Spread the love

The home is the most important place on earth; it is where we are fed not just physical, but emotional and spiritual food. The home forms the foundation for our beliefs and how we view others, and it acts as an ecosystem where events should interact harmoniously for the good of those in the environment. The words “home” and “violence” don’t seem to belong in the same sentence, yet domestic violence must be addressed because it is a life-threatening sickness that can and has destroyed entire households. Today’s article does not seek to help you live with this disease, but to teach you how to recognize it and encourage perpetrators to get help and victims to get out.

Violence, as with all behaviors, does not come out of a vacuum. It has a starting place, generally with a child having to watch or endure terror as someone they love or they themselves are beaten, not just emotionally, but physically. Over time, the child has to develop coping skills; these skills will determine whether they will be abused or become an abuser once they form their own household.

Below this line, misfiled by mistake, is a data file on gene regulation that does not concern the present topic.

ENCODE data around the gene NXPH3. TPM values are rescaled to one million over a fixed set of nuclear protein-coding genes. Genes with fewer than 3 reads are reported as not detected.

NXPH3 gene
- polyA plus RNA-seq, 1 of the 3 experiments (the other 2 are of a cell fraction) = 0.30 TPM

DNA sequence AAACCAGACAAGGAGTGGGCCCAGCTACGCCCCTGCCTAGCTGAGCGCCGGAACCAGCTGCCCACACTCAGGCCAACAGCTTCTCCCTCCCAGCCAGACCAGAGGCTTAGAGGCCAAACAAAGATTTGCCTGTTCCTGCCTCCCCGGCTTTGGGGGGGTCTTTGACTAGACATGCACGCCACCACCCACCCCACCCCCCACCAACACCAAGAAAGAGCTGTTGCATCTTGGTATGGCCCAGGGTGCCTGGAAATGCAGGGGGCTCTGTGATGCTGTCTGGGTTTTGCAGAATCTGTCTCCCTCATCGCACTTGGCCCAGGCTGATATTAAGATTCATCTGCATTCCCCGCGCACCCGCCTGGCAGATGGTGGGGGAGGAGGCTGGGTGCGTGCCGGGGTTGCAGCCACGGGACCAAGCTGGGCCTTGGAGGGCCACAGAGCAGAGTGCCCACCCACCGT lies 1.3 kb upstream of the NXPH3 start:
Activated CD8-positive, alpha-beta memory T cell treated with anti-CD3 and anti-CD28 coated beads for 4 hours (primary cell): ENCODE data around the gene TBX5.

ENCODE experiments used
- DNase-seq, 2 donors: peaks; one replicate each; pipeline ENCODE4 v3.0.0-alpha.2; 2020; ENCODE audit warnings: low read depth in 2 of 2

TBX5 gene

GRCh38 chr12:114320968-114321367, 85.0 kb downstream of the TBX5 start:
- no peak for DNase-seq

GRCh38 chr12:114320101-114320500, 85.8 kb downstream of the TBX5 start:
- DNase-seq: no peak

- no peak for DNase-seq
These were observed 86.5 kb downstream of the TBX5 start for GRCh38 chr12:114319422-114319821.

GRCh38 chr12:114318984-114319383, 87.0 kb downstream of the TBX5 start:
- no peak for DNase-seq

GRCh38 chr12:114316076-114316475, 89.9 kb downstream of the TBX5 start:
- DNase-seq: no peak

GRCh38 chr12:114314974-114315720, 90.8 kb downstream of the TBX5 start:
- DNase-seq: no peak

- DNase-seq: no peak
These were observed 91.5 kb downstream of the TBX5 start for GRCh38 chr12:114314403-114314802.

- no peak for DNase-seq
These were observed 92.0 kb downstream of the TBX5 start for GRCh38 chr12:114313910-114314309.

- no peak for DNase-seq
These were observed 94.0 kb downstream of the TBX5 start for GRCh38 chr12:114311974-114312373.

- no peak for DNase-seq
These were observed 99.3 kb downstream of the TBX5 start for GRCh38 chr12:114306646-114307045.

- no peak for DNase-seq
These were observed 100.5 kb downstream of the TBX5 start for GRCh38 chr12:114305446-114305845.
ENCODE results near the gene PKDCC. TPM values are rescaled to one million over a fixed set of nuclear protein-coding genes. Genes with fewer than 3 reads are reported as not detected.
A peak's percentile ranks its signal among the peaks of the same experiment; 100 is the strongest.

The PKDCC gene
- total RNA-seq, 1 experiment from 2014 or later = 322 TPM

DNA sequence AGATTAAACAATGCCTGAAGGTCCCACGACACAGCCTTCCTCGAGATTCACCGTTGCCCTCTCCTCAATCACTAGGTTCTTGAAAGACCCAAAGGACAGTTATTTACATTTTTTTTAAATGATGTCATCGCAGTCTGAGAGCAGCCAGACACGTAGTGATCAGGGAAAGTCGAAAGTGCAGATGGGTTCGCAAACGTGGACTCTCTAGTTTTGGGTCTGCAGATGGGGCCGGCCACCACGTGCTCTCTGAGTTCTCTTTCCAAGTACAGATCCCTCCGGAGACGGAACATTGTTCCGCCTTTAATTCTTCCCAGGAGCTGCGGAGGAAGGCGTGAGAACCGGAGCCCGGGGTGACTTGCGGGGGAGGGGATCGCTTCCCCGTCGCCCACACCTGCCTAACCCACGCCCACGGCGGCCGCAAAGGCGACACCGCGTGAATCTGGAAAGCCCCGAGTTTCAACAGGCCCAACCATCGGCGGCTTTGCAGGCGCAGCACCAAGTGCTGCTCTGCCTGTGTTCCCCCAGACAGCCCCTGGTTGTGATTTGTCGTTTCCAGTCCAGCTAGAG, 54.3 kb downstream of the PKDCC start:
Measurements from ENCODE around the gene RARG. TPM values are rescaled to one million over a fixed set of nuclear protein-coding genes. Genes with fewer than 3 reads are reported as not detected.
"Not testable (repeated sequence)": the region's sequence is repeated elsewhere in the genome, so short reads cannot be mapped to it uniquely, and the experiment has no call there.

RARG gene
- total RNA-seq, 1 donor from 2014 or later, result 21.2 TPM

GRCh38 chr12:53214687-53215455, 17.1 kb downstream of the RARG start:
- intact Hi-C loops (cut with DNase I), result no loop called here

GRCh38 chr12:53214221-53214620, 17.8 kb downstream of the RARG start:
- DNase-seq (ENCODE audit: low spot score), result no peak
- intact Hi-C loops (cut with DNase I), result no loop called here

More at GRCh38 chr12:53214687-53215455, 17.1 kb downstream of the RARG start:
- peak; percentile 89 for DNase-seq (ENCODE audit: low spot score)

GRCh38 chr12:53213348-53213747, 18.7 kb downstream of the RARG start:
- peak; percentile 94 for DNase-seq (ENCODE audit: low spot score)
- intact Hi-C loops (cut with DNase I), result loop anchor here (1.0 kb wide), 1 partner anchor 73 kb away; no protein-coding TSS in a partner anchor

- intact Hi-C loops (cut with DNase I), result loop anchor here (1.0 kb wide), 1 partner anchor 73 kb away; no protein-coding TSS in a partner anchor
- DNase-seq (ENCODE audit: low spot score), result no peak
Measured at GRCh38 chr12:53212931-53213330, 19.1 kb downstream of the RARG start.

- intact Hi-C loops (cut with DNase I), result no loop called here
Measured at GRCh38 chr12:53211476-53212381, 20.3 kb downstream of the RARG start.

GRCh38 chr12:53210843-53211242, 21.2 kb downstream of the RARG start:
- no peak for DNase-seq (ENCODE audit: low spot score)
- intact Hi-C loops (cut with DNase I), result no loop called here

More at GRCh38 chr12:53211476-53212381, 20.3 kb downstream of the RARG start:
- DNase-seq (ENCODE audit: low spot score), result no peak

An abuser is hard to spot at first; they can be charming and kind, and they often establish themselves as a parental figure or a true friend. They can seem to have their stuff together and portray you as the one in constant need of guidance. This pattern can start by them constantly pointing out your shortcomings, which then snowballs into insults, humiliation, frustration, withholding of love or sex to maintain control, and creating an atmosphere of fear and dominance through a barrage of physical and emotional pain.

The person on the receiving end of this abuse is generally paralyzed with fear. Because their security and stability is threatened, they operate in a constant state of confusion and exhaustion, with little or no confidence or any idea about how to get help. An abused individual’s defenses have been infiltrated and obliterated. If you are reading this, and you recognize yourself as a victim, my prayer for you is that God will give you the courage to leave.